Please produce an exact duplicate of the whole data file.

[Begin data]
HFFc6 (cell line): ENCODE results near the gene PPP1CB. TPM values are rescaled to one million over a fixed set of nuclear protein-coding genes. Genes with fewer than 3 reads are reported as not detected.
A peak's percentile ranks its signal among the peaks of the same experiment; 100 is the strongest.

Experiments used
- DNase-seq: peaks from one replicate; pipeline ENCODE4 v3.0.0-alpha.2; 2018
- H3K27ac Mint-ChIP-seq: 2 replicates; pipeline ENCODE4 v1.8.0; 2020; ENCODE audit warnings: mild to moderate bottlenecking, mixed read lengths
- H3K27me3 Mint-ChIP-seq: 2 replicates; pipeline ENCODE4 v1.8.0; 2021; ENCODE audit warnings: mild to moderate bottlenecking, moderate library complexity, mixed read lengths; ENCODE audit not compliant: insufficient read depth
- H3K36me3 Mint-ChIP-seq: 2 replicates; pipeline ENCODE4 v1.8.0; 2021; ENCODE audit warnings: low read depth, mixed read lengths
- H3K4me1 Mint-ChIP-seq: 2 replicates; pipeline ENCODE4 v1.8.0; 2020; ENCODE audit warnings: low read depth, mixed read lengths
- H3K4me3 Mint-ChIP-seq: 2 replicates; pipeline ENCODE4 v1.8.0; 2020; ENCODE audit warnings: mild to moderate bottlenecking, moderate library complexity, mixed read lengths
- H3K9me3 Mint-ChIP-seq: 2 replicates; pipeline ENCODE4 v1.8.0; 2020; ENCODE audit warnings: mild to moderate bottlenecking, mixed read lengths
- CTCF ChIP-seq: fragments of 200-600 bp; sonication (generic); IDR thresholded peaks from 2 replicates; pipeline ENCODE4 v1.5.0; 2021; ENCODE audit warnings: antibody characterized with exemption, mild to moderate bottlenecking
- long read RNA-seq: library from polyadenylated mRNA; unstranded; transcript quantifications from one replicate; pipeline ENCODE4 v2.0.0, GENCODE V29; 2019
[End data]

HFFc6 (cell line): ENCODE results near the gene PPP1CB. TPM values are rescaled to one million over a fixed set of nuclear protein-coding genes. Genes with fewer than 3 reads are reported as not detected.
A peak's percentile ranks its signal among the peaks of the same experiment; 100 is the strongest.

Experiments used
- DNase-seq: peaks from one replicate; pipeline ENCODE4 v3.0.0-alpha.2; 2018
- H3K27ac Mint-ChIP-seq: 2 replicates; pipeline ENCODE4 v1.8.0; 2020; ENCODE audit warnings: mild to moderate bottlenecking, mixed read lengths
- H3K27me3 Mint-ChIP-seq: 2 replicates; pipeline ENCODE4 v1.8.0; 2021; ENCODE audit warnings: mild to moderate bottlenecking, moderate library complexity, mixed read lengths; ENCODE audit not compliant: insufficient read depth
- H3K36me3 Mint-ChIP-seq: 2 replicates; pipeline ENCODE4 v1.8.0; 2021; ENCODE audit warnings: low read depth, mixed read lengths
- H3K4me1 Mint-ChIP-seq: 2 replicates; pipeline ENCODE4 v1.8.0; 2020; ENCODE audit warnings: low read depth, mixed read lengths
- H3K4me3 Mint-ChIP-seq: 2 replicates; pipeline ENCODE4 v1.8.0; 2020; ENCODE audit warnings: mild to moderate bottlenecking, moderate library complexity, mixed read lengths
- H3K9me3 Mint-ChIP-seq: 2 replicates; pipeline ENCODE4 v1.8.0; 2020; ENCODE audit warnings: mild to moderate bottlenecking, mixed read lengths
- CTCF ChIP-seq: fragments of 200-600 bp; sonication (generic); IDR thresholded peaks from 2 replicates; pipeline ENCODE4 v1.5.0; 2021; ENCODE audit warnings: antibody characterized with exemption, mild to moderate bottlenecking
- long read RNA-seq: library from polyadenylated mRNA; unstranded; transcript quantifications from one replicate; pipeline ENCODE4 v2.0.0, GENCODE V29; 2019